Health and Wellness

Sucking at Self Care: Why it’s sometimes hard to take care of ourselves and why we should

When the check engine light in your car comes on, do you bring the car in, or do you continue to drive until something catastrophic happens?

Full disclosure – I highlight the importance of self-care when I teach Mental Health First Aid, but am often really bad at actually doing it.

“Suck-It-Up” Era

As a child of the “suck-it-up” era of living, I often have a hard time working through some of my thoughts and behaviours that reinforce working myself into the ground. That’s not okay. When the check engine light in your car comes on, do you bring the car in, or do you continue to drive until something catastrophic happens?

Our mind and body have warnings that we may ignore.

I know, because sometimes I do it. I would like for that to change and to consistently prioritize the taking care of me, which is why in 2019 (the year that I turn 49…before the big you-know) I am looking to set an intention: a practice.

The idea of daily practice shifted in my mind when speaking with a friend this past year as he shared with me his struggles with a PTSD (post traumatic stress disorder) diagnosis and a substance problem. He sought out help and now realizes that his life is a day-to-day practice.

Daily Practice

The idea of daily practice shifted in my mind when speaking with a friend this past year as he shared with me his struggles with a PTSD (post traumatic stress disorder) diagnosis and a substance problem.
He sought out help and now realizes that his life is a day-to-day practice.

His practice focuses on making choices that supports the life he wants to lead, which he said is often very hard, and sometimes comes with mistakes and what feels like failures. I call these mishaps being human, or as another friend I have would say, “Pobody’s Nerfect.” We do need to try and find what works for us and how to support and sustain the caring of ourselves even before the engine light comes on.

So, what is self-care? In general, self-care is a set of behaviours and attitudes that contribute to your well-being and happiness.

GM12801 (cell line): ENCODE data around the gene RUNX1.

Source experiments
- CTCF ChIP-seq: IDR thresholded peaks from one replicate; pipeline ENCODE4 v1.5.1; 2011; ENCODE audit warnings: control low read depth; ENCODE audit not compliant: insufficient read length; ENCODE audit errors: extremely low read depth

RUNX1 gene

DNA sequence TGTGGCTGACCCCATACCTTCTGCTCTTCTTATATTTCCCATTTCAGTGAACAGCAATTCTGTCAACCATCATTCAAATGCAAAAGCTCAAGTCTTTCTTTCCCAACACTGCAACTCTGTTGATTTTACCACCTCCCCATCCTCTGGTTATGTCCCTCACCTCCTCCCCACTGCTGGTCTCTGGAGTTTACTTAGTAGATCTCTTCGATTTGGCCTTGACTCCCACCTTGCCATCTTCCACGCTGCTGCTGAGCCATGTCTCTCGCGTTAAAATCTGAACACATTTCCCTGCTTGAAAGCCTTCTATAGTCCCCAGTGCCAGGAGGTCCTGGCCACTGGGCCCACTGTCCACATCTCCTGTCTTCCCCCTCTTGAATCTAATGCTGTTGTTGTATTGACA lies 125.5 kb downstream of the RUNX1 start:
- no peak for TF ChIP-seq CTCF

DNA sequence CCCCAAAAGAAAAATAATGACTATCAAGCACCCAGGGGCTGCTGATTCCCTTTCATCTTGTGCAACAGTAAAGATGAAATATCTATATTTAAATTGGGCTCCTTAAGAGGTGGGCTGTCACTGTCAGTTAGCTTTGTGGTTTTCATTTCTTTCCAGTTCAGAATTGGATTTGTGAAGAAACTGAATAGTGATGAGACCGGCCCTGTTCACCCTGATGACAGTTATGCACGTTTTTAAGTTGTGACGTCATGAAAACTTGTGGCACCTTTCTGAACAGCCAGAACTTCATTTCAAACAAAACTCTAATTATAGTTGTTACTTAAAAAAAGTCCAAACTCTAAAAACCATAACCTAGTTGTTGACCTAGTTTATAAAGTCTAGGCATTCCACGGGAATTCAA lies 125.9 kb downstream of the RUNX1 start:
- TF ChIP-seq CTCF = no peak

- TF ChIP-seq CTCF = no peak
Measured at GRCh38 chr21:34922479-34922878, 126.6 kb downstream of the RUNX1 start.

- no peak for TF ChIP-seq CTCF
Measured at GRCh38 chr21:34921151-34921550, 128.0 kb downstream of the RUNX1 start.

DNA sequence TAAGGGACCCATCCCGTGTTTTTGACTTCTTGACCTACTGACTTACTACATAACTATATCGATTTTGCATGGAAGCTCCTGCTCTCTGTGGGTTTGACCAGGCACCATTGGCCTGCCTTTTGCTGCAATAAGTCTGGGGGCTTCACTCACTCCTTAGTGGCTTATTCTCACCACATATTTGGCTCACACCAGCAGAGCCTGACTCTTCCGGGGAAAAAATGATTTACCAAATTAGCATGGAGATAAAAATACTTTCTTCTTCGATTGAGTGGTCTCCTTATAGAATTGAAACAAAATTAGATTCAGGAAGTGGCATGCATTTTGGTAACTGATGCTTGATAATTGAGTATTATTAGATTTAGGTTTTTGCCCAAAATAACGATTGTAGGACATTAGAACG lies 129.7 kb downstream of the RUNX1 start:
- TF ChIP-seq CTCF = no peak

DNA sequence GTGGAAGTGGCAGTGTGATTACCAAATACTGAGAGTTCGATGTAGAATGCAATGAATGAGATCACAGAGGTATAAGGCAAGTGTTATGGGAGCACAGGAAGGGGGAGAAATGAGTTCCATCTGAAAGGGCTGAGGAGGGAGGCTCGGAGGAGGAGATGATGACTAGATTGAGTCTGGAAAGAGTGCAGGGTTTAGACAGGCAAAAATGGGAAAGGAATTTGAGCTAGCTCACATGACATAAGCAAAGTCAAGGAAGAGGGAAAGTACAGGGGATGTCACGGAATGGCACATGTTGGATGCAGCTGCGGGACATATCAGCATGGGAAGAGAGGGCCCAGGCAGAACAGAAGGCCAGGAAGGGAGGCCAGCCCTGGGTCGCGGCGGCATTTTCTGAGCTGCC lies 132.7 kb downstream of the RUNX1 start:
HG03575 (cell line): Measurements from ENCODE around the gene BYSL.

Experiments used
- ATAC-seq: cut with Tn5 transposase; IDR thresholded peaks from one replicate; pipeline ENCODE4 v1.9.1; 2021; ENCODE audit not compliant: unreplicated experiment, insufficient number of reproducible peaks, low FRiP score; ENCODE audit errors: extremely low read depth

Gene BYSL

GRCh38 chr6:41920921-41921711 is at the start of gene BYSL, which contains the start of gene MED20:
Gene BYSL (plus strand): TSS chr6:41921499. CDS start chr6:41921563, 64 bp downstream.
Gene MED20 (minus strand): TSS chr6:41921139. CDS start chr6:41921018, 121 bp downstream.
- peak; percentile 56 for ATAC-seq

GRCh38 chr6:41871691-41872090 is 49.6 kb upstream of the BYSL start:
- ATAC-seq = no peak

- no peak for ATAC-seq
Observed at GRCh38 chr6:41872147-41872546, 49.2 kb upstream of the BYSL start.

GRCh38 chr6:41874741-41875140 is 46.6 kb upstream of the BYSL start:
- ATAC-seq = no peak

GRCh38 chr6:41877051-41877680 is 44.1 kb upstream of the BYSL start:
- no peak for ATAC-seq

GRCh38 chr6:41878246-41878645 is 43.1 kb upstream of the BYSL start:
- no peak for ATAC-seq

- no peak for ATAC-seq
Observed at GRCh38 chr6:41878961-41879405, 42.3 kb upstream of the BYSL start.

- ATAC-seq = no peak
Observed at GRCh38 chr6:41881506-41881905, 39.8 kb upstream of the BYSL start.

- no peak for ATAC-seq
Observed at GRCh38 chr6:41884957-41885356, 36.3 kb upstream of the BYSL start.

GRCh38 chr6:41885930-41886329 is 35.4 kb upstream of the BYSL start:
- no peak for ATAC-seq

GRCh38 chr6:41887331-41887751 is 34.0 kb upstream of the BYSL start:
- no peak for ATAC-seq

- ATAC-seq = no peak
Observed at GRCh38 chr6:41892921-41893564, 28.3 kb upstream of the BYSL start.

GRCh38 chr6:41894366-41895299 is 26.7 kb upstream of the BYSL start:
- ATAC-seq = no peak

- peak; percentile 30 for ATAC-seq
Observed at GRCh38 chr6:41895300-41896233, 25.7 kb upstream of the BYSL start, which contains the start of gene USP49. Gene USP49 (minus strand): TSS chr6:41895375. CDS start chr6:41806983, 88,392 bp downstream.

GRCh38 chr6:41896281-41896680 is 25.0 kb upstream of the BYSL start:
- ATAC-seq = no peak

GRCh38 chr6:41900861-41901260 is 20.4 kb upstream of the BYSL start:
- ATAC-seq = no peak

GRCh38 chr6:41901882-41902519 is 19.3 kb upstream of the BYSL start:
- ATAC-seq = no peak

What is Self-Care

So, what is self-care? In general, self-care is a set of behaviours and attitudes that contribute to your well-being and happiness. When the term “self-care” was first mentioned to me years ago, the immediate thought was, hmmm, isn’t that selfish. So why would I prioritize taking care of myself when I see it in a negative light?

How would I respect others who do things to support themselves if I thought the activities were self-centered? Time for a perspective shift, because who wouldn’t highlight or include themselves on a list of priorities? I didn’t.

Today, any list that I write down must consist of at least one thing to help me take care of me…then I strive to do it. Even the simple act of including myself in a list is important.

Today, any list that I write down must consist of at least one thing to help me take care of me…then I strive to do it. Even the simple act of including myself in a list is important.

Support Your Self-Care

The activities to support self-care are different for everyone, and they can be zero cost or expensive, feature low time commitment at home or days of travel. A recent post that I saw on Facebook was how simple self-care can be.

It can include saying “no” to additional work, an outing or even a friendship. It can be about getting enough rest on a daily basis, even an extra 20 minutes. Taking on a new practice like mindfulness, working out, or art.

How about using any medical benefits that you have?

With the Public Service Health Care Plan, my family and I have access to massage, chiropractor, naturopath and more, reimbursed to 80 per cent (up to a maximum dollar amount), which are other ways to care for yourself outside of the traditional 15 minutes’ doctor appointment. Using them, if you have them, is a good indication you are looking after yourself.

Back to the car analogy and taking it one step further, go ahead and continue to gas up your vehicle and change the oil, but now include a rustproofing, filter and fluid changes, and a car wash as well. Please take care of yourself and support others as they take care of themselves. Getting rid of the notion that self-care is selfish is a vital next step in allowing others and ourselves to live a life of happiness and well-being.

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Sherry Lachine

Sherry Lachine owns Broadmind (broadmind.ca), a social enterprise focussing on strategies for mental health. She brings Mental Health First Aid to the veteran’s community across the country and advises on the standard for Psychological Health and Safety in the workplace. Sherry is a veteran helping other veterans and community members

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